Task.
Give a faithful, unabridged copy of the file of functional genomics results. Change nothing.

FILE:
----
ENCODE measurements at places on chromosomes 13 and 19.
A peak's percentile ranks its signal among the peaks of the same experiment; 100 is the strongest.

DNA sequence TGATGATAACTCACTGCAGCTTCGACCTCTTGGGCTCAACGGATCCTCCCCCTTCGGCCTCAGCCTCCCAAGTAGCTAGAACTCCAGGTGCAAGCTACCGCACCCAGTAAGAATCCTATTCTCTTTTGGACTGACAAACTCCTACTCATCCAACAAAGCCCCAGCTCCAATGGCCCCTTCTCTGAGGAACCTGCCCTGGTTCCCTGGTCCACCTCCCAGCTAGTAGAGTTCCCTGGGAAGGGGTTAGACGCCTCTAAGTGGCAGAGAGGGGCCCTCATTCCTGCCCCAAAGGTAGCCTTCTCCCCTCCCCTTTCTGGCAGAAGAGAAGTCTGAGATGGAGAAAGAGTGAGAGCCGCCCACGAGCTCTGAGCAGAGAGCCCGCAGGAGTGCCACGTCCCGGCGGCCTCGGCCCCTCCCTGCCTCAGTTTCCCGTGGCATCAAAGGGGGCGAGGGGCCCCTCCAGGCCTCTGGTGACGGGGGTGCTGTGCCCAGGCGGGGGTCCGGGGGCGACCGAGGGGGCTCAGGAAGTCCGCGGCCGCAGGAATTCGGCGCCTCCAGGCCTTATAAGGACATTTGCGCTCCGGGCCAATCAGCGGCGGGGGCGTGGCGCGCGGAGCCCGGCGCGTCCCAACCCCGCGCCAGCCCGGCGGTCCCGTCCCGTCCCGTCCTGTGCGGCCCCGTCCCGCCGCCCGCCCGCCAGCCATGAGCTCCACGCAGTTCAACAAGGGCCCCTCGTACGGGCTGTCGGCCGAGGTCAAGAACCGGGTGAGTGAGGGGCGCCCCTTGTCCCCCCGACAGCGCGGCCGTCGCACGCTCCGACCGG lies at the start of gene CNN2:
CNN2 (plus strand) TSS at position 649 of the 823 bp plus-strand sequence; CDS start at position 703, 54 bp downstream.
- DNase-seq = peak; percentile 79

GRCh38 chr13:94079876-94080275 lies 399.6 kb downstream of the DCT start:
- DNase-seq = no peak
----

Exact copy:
ENCODE measurements at places on chromosomes 13 and 19.
A peak's percentile ranks its signal among the peaks of the same experiment; 100 is the strongest.

DNA sequence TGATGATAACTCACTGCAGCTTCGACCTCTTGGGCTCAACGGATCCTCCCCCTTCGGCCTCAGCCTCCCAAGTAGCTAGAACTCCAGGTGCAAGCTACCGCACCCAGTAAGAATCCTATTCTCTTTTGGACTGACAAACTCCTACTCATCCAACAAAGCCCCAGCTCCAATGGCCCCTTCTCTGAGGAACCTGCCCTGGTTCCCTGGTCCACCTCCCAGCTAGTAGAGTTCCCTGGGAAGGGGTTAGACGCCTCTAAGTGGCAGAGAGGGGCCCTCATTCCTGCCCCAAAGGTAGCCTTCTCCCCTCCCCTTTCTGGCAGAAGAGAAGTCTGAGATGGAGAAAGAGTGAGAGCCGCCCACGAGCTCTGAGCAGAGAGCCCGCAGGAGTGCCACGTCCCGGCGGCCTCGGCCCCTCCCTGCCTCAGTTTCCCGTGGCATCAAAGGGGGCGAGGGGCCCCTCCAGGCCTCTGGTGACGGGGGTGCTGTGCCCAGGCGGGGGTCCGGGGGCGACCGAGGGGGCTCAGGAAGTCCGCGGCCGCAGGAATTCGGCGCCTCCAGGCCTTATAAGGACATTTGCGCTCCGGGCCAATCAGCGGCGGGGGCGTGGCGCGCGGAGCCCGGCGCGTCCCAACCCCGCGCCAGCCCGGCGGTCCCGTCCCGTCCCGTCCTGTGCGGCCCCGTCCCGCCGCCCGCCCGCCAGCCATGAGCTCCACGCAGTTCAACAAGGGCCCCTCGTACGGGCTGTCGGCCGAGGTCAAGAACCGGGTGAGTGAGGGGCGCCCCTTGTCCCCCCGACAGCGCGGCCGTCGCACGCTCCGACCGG lies at the start of gene CNN2:
CNN2 (plus strand) TSS at position 649 of the 823 bp plus-strand sequence; CDS start at position 703, 54 bp downstream.
- DNase-seq = peak; percentile 79

GRCh38 chr13:94079876-94080275 lies 399.6 kb downstream of the DCT start:
- DNase-seq = no peak